The Diasporic Aussies

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This week I read a report by Dr Myria Georgiou which introduced me to the concept of Diaspora. Diasporic groups in her words are “peoples who at some stage in their history migrated from an original homeland and settled in a European country”. Her report not only looks at diasporic groups but the impact that globalisation and changes in the way we communicate have affected the concept. Having migrated once myself to a European country I was interested to know if I myself was once part of an Australian Diasporic group. 

Harry Heidelberg answered my question in his articleWhat to make of the Australian Diaspora’. He comments that “it has been mainly associated with people escaping persecution, poverty or other problems” but in today’s society we are seeing it associated with many different circumstances. My story of migration took me to Dublin, Ireland where I lived with my family for 5 years and the connection my experience has with diaspora is the groups of people we connected with while living abroad. Australian and New Zealand families were the people we connected with initially and found comfort in spending time with. Watching Home and Away, talking about the Cronulla Riots, wearing green and gold on Australia day, we made our own little aussie bubble to make home seem less far away. 

So where does media come in to the modern day concept of Diaspora? It can be seen through how linked we all remained to Australian culture through the Internet and Television. Staying in contact with friends and family, staying up to date with current affairs, as Heidelberg comments, “We still root for the home team”, no matter how far away from Australia we are. Georgiou also addresses this stating that global communication networks “challenge the nation as the singular position”. Globalisation allows people anywhere in the world to migrate without having to leave their entire culture behind them. 

 

The Irish are renowned for their Diaspora, what are your experiences with the Diaspora concept?

References:

Georgiou, M, 2003, ‘Mapping Disporic Media across the EU: Adressing Cultural Exclusion, Key Deliverable: The European Media and Technology in Everyday Life Networks, 2000-2003, last accessed 26/05/2014, http://www.lse.ac.uk/media@lse/research/EMTEL/reports/georgiou_2003_emtel.pdf

Heidelberg, H, 2003, ‘What to make of the Australian diaspora’, The Sydney Morning Herald, last accessed 26/05/2014, http://www.smh.com.au/articles/2003/01/13/1041990218079.html

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Globalisation and the media

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The advances in technology that have occurred in the 21st have completely altered the ways in which we communicate not just individually but on a global scale. The expansion of industries and businesses across global communities, where distance no longer provides a barrier, is referred to as globalisation and the media is a crucial component.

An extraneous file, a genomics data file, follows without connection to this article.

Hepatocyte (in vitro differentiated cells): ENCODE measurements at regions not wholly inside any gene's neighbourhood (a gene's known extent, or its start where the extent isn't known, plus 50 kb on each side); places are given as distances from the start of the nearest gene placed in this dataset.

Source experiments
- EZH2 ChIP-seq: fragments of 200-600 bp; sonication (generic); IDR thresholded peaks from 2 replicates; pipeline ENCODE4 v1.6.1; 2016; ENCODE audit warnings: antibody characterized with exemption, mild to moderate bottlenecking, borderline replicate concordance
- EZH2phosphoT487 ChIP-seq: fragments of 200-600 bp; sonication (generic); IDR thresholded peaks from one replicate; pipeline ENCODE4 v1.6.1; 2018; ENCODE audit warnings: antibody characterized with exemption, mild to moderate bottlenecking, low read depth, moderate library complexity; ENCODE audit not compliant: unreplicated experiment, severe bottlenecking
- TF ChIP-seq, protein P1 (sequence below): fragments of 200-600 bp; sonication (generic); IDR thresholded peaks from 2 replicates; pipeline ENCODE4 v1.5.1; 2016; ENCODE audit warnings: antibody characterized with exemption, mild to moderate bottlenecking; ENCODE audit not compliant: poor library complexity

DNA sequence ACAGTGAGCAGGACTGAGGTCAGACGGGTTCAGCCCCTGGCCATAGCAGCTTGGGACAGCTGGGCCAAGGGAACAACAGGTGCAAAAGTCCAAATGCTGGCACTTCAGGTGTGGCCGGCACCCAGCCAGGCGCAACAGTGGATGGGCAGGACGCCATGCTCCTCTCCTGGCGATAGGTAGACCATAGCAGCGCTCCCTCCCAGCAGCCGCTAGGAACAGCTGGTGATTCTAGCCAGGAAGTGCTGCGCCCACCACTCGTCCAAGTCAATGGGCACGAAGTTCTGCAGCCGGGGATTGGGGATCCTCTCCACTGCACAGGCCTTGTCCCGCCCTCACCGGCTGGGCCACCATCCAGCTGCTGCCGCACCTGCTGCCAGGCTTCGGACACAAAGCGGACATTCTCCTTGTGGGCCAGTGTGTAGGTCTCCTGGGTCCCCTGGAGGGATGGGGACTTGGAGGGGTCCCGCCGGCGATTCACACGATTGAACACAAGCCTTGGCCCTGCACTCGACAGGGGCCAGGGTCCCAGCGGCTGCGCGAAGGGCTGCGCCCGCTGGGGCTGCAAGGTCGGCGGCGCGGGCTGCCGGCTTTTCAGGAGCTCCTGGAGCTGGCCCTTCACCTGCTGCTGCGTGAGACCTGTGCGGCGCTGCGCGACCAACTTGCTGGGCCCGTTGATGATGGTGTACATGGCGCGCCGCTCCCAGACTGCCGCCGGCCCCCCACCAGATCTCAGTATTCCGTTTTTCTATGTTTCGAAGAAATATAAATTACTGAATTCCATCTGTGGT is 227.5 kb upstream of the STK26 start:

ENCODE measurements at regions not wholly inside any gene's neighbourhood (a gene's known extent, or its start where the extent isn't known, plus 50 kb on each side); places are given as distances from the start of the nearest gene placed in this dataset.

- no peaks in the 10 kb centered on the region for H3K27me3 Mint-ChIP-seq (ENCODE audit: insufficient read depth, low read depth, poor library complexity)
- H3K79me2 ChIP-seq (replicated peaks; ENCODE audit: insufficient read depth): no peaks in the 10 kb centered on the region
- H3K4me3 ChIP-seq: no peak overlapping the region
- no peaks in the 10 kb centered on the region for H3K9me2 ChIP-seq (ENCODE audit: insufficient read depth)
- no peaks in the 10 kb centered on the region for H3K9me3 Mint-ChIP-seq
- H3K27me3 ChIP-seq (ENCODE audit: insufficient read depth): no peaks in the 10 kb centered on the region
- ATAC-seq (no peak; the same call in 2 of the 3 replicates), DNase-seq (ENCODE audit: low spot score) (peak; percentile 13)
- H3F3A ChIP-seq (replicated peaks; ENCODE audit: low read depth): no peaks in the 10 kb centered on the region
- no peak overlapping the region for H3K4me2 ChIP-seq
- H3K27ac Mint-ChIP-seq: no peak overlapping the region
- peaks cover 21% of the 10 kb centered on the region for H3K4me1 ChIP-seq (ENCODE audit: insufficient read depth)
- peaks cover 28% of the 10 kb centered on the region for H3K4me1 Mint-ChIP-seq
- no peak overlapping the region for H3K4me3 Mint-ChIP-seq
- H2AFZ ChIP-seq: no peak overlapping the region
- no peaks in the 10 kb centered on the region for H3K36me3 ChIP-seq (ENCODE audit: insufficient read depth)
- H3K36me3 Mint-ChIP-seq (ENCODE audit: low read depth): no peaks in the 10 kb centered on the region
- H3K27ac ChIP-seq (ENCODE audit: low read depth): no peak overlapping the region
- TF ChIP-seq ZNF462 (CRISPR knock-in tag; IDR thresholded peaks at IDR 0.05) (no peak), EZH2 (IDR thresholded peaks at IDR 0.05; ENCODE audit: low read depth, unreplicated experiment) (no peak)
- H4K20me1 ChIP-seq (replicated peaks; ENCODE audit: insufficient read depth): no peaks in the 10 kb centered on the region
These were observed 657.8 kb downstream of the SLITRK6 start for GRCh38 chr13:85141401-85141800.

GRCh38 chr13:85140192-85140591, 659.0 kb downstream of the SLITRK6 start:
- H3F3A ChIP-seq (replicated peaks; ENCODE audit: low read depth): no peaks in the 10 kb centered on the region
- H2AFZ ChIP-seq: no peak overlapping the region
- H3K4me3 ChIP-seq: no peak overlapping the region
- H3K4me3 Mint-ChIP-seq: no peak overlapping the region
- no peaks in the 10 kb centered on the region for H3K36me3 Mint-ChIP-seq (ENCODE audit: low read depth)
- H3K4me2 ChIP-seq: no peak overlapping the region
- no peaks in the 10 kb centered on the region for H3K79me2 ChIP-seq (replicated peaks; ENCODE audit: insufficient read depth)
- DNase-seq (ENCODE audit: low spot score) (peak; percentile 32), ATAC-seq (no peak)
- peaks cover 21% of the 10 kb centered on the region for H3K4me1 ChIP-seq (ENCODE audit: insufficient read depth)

Technological growth not only changes how we communicate but the mediums through which we do. Television is an example of how platforms have evolved and been affected by the new media that has been introduced over the last few years. Jinna Tay and Graeme Turner comment that “we can no longer talk about ‘television’ as if it were a singular entity”. They make this statement as televisions success this century is due to its shift to a multi platform media form where audience interaction through other media forms such as Twitter is essential for it to compete with new media.

Maha Sohail Butt writes an article about globalisations impact on mass media saying “the whole world has become a global village due to media”. She discusses the media scape of Pakistan which has  flourished this century due to its access to media that can connect it to the rest of the world. Current events are actually current due to our media networks and the world is more interconnected than ever.

While many believe that television is ‘old’ media I disagree and instead view it as a media form that has changed to stay up to date with the technological growth of the 21st century. It is one of the media platforms that allows globalisation to continue to expand as it connects countries and people regadldess of geographical locations.

References:

♦Butt, S, M, 2014, ‘Globalization, its impact on mass media, The Nation, last accessed 25/05/2014, http://www.nation.com.pk/national/24-Feb-2014/globalization-its-impact-on-mass-media

♦Tay, J, Turner, G, 2008, ‘What is Television: Comparing Media Systems in the Post-broadcast Era’, Media International Australia, Issue 126, last accessed 25/05/2014, http://search.informit.com.au/doc umentSummary;dn=9074939527 16742;res=IELLCC.